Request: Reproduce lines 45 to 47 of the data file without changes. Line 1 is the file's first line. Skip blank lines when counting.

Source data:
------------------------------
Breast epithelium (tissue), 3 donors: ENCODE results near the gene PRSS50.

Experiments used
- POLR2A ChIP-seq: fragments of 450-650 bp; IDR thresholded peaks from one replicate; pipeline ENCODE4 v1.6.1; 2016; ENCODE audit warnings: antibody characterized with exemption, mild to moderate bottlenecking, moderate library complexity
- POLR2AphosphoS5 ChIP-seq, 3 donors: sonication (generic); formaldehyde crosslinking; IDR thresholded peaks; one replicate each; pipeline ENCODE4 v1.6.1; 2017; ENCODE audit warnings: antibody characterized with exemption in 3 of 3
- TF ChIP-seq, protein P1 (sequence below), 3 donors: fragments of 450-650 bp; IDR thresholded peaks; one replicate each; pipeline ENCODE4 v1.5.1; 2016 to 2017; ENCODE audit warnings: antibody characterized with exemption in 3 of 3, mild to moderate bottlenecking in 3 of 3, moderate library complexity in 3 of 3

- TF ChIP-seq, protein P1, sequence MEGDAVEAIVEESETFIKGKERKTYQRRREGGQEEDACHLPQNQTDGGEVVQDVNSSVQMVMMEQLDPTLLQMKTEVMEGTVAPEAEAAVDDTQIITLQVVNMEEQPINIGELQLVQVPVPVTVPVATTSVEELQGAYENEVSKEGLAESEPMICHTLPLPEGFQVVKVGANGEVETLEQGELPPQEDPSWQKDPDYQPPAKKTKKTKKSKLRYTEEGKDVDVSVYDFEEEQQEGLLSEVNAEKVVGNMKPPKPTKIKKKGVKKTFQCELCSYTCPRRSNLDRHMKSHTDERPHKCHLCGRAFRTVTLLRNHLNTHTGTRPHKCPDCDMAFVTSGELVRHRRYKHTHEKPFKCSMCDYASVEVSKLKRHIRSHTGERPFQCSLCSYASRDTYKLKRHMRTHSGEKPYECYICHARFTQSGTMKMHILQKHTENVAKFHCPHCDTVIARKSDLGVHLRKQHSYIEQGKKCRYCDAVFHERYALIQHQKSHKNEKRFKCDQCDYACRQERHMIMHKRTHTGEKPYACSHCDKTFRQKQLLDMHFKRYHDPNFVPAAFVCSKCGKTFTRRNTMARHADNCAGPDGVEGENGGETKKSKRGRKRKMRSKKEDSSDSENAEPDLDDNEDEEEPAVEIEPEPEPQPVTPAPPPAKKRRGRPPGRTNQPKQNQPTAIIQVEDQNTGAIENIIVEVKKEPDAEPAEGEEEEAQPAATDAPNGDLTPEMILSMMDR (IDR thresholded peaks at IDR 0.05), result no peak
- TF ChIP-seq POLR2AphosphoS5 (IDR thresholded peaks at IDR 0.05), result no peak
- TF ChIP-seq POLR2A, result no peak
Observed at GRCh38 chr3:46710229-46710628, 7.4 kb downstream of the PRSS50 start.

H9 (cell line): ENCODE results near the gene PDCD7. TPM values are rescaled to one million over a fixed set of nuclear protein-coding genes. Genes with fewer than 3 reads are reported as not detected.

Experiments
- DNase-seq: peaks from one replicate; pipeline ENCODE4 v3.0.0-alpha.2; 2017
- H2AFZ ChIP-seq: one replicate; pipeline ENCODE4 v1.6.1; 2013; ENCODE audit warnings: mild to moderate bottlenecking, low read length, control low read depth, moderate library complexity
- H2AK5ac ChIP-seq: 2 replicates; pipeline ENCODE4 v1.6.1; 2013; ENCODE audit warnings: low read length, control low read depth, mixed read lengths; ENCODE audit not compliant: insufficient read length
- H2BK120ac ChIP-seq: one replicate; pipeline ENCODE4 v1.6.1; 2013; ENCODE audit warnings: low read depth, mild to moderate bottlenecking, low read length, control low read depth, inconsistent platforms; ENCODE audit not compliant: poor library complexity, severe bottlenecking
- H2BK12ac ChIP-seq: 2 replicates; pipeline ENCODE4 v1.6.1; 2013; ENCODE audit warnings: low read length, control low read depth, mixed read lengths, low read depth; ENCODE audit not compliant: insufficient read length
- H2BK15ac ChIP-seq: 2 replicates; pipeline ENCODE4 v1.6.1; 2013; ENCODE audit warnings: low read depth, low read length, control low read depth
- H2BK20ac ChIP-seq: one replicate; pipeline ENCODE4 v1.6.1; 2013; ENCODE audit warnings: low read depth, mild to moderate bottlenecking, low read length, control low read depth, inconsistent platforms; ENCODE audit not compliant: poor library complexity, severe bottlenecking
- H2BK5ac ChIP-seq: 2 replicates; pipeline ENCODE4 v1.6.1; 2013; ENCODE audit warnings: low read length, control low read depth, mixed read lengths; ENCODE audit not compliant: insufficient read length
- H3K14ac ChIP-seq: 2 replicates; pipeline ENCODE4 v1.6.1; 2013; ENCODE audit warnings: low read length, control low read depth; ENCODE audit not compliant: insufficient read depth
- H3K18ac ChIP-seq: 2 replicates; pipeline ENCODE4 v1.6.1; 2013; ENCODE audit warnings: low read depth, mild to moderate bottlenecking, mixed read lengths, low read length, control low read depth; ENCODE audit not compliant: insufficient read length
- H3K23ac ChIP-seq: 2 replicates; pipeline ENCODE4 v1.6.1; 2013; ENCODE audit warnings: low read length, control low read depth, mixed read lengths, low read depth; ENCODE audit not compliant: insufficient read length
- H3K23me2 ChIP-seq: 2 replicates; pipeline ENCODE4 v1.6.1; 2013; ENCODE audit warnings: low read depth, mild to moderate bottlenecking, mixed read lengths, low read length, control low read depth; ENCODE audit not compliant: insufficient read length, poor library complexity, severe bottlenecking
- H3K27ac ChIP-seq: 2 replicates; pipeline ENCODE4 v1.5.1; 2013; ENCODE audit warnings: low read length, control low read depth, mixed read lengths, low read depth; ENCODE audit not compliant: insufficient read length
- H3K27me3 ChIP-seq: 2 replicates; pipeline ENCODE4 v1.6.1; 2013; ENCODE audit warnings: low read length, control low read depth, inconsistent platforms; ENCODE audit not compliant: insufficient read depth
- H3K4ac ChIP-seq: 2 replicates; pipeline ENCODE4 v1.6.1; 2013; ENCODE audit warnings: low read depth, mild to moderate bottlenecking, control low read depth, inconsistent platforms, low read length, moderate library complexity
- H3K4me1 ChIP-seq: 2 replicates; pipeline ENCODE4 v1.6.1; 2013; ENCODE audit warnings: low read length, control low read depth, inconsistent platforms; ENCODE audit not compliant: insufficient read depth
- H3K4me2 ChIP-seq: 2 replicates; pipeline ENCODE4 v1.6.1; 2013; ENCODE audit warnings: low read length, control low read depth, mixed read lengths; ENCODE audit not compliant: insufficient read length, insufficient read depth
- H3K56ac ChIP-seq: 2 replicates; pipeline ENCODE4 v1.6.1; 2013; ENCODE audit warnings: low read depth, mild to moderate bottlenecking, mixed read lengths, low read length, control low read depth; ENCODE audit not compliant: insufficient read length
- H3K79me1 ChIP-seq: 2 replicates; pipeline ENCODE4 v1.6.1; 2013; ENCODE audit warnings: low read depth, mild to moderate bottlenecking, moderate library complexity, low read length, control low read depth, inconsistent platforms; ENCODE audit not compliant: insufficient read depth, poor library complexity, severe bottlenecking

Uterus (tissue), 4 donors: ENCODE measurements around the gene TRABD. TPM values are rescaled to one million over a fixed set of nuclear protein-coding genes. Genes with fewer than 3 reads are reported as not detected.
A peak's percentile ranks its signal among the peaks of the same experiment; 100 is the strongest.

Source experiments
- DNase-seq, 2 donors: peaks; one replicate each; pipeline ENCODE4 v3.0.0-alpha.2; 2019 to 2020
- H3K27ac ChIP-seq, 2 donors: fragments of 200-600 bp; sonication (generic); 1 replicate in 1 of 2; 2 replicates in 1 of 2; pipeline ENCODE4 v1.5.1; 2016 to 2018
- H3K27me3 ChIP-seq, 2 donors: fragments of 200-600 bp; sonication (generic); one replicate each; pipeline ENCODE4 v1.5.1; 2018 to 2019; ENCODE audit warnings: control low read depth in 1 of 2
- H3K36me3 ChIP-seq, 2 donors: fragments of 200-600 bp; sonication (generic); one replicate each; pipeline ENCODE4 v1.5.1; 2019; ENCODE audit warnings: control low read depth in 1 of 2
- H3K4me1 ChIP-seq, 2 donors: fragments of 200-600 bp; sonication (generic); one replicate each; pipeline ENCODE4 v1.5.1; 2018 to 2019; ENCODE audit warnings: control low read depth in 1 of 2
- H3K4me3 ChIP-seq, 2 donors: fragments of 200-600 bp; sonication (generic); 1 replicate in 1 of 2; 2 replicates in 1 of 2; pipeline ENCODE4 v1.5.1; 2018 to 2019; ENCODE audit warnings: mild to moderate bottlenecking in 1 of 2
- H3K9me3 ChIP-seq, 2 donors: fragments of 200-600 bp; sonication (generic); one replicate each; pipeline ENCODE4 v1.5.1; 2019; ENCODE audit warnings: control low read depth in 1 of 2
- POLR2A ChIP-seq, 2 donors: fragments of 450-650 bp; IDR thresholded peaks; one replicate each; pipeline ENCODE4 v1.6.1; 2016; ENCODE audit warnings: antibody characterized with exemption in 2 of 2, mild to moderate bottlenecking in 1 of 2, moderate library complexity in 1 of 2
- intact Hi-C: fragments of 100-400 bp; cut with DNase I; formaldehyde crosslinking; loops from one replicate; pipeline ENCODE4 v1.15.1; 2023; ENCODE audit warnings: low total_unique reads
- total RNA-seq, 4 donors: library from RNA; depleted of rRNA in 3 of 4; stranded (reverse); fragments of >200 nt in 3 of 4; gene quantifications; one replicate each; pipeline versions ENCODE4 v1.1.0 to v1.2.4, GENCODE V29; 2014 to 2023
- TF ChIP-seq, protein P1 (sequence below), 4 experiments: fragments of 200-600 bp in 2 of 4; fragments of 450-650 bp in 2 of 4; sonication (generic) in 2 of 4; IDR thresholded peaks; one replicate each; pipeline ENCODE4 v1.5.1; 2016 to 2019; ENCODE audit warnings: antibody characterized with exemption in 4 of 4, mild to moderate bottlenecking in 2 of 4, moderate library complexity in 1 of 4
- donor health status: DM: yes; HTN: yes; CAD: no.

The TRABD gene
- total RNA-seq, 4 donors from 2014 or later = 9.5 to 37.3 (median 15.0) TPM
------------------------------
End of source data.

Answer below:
- donor health status: DM: yes; HTN: yes; CAD: no.

The TRABD gene
- total RNA-seq, 4 donors from 2014 or later = 9.5 to 37.3 (median 15.0) TPM